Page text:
Closed Sunday and Monday
Last updated: Dec 3, 2020
Opened by the owners of Heyday and Chef Danyi Gao, Shake is based on New York supper clubs from the 1960s, where patrons would spend an entire evening at the venue for food, drinks, and entertainment. Shake's dinner menu features fusion dishes like honey cheese tofu, Thai beef carpaccio and smoked teriyaki beef-tongue poutine, created by Danyi Gao (previously of Mr. & Mrs. Bund and Calypso). Drinks are courtesy of Colin Tait, former bar manager of Vesper in Bangkok. They've got live funk and soul music six nights a week: laid-back, chilled vibe on Sundays and Tuesdays, a bit more bombastic Wednesdays-Saturdays. Dinner is served from 6pm-10pm on Tue-Sun, and last call for drinks is around 2am. There's sometimes a 100rmb cover to get in, especially when there's live music.
Shake is largely well-known for two things: its live music and its cocktail menu. The (frustratingly) small dance floor is always (frustratingly) crowded, but the house band and/or special guests always make up for it. Shake’s food offering, though, is passed over by most patrons. To me, it seemed a superfluous addition to a very competent bar. I gamely gave it a go, though, for the good of the SmSh readers.
The menu is a little confused, in every sense. There are myriad small plates and sides (tautological) on offer, with no real cohesion. The food is broadly Asian-influenced: roasted chicken in a sticky, kaffir-lime-infused sauce; crispy wings with a tang of fish sauce and chilli; a steamed soybean meat pie on rice, topped with a poached egg; lightly-seared tuna tataki. There’s a South American selection, too: pulled pork crispy tacos, for example, and a light, ceviche-like salad. (I refuse to actually call it a ceviche because it wasn’t half limey enough.) “Disco” fries come loaded with various meaty toppings, including a teriyaki tongue option.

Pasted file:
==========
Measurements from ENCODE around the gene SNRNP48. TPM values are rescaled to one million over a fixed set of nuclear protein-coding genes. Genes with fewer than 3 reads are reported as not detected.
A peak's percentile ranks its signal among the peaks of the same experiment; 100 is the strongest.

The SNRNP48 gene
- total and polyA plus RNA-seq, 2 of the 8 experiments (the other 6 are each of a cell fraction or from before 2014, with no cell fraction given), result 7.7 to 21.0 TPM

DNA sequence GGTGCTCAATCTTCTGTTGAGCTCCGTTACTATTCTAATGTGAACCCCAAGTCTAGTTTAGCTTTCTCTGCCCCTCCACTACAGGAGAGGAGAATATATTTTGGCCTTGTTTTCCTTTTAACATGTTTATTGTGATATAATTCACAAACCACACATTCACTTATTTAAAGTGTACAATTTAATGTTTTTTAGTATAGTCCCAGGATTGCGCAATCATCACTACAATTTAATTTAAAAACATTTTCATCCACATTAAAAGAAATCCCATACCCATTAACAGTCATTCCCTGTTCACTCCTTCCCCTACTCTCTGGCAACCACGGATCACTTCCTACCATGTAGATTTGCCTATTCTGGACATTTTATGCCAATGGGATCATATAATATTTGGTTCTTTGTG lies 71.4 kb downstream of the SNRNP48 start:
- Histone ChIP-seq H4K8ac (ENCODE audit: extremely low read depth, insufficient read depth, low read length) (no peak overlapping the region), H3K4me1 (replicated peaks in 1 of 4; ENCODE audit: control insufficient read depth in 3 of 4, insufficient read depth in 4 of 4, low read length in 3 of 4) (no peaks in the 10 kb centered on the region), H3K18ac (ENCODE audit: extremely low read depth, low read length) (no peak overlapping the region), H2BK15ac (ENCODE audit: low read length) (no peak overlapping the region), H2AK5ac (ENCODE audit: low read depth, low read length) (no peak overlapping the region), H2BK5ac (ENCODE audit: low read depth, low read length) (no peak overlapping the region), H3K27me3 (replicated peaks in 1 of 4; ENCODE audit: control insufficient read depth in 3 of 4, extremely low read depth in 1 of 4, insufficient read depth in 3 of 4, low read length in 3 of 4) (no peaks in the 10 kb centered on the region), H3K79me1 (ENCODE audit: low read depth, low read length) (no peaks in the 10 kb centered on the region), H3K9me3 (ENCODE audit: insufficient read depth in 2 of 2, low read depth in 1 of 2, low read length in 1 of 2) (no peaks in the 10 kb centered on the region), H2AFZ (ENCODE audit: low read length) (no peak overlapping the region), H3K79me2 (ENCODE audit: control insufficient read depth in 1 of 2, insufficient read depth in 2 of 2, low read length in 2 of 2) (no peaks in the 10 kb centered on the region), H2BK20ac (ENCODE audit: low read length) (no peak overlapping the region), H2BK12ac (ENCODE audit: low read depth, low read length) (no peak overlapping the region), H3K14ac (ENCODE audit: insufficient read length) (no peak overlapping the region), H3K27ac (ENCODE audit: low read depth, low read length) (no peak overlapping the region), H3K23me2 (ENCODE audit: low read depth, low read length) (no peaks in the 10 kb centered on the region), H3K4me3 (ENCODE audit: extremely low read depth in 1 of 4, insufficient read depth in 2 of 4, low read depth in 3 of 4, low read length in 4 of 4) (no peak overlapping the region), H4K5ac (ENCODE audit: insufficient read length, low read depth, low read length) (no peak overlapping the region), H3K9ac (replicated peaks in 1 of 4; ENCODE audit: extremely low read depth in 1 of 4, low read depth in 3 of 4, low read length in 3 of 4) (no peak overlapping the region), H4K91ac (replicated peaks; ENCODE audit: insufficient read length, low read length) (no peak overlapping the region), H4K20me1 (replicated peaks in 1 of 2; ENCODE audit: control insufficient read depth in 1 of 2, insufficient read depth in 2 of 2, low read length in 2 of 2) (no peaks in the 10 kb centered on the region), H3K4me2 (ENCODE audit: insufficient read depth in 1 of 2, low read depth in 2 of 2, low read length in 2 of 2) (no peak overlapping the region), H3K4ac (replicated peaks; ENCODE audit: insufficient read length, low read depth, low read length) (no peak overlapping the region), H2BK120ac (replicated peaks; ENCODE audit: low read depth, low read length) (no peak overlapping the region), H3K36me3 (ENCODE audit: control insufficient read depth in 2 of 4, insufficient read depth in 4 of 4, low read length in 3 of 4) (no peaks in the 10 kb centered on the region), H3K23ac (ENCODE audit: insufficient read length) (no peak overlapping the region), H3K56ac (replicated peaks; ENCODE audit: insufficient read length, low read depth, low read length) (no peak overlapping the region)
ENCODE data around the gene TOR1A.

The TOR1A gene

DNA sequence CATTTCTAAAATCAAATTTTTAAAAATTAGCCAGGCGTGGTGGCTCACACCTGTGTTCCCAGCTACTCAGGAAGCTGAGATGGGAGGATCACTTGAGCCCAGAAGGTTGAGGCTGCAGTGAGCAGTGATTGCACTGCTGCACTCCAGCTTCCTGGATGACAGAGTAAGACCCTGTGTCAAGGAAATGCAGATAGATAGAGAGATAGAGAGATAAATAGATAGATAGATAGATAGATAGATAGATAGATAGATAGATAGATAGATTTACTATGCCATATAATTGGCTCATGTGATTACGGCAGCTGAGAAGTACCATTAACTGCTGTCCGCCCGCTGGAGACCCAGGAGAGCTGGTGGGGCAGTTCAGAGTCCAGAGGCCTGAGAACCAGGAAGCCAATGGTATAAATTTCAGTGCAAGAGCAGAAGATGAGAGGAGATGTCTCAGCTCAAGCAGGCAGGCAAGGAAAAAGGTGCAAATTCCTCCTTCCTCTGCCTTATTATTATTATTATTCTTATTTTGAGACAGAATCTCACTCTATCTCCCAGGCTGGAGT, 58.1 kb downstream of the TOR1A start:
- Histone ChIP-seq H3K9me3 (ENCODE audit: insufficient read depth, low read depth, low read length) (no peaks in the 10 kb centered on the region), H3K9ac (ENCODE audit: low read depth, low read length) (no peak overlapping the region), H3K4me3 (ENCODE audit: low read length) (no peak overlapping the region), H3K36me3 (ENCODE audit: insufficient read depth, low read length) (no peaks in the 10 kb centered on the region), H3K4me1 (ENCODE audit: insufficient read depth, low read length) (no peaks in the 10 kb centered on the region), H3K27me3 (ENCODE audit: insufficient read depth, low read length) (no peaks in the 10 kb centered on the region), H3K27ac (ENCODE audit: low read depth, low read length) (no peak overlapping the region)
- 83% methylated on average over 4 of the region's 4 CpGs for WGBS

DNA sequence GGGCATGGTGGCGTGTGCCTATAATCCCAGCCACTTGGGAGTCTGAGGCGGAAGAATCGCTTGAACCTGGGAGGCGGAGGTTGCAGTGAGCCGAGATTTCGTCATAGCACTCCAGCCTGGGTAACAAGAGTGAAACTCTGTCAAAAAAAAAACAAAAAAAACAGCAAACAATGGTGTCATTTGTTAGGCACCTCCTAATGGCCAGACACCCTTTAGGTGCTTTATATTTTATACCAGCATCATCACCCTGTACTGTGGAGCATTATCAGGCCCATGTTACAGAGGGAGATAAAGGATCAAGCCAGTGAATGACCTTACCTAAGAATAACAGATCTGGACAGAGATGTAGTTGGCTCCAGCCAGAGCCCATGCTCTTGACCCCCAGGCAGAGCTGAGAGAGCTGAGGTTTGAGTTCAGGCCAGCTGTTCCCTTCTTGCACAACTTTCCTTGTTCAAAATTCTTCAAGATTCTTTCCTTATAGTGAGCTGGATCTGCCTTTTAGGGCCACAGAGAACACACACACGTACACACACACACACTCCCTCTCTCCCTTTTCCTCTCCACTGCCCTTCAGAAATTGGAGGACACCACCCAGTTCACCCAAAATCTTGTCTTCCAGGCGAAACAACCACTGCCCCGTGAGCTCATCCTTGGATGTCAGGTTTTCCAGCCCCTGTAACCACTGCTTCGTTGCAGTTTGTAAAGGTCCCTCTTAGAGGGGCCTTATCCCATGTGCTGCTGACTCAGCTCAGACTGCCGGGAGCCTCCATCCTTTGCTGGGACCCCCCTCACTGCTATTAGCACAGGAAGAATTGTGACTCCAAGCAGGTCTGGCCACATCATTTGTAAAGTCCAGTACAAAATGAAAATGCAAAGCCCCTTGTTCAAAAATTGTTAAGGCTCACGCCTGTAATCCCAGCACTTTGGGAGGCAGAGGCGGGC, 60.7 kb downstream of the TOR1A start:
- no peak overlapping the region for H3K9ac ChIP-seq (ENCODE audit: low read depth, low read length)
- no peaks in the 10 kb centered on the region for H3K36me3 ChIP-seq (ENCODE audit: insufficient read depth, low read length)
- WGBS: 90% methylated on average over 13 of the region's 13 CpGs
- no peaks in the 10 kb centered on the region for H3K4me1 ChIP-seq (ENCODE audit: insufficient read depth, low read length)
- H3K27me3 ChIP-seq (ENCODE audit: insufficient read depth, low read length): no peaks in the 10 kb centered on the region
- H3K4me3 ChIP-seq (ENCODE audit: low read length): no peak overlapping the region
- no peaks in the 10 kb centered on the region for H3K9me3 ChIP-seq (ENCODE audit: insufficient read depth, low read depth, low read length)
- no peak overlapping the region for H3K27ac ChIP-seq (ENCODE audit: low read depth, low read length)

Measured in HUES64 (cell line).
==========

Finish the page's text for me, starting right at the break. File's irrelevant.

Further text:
Really - it almost all tasted good (with the possible exception of the rather pungent steamed soybean meat pie, which divided the group). The crispy pork tacos were a highlight and, although some of my friends weren’t so enchanted, I thought the wings were great. The fish seemed a little under-seasoned, but that’s probably only because it was casually served alongside heavy red meats in heavy red sauces.
My main issue here is that it’s all quite unbalanced. If you’re going to serve a menu of small plates for pre-dance mixing and matching, they should all complement each other. At Shake, the flavours were a little too dissonant. Teriyaki beef tongue fries thudding down next to a light and subtle tuna tataki? Not my kind of party. Also, the beers start at 60rmb and you can’t find many drinks under 80 kuai, which pulls up the price considerably.
I’d recommend the disco fries or the wings for a little preshow bite. I wouldn’t visit again for dinner, though.
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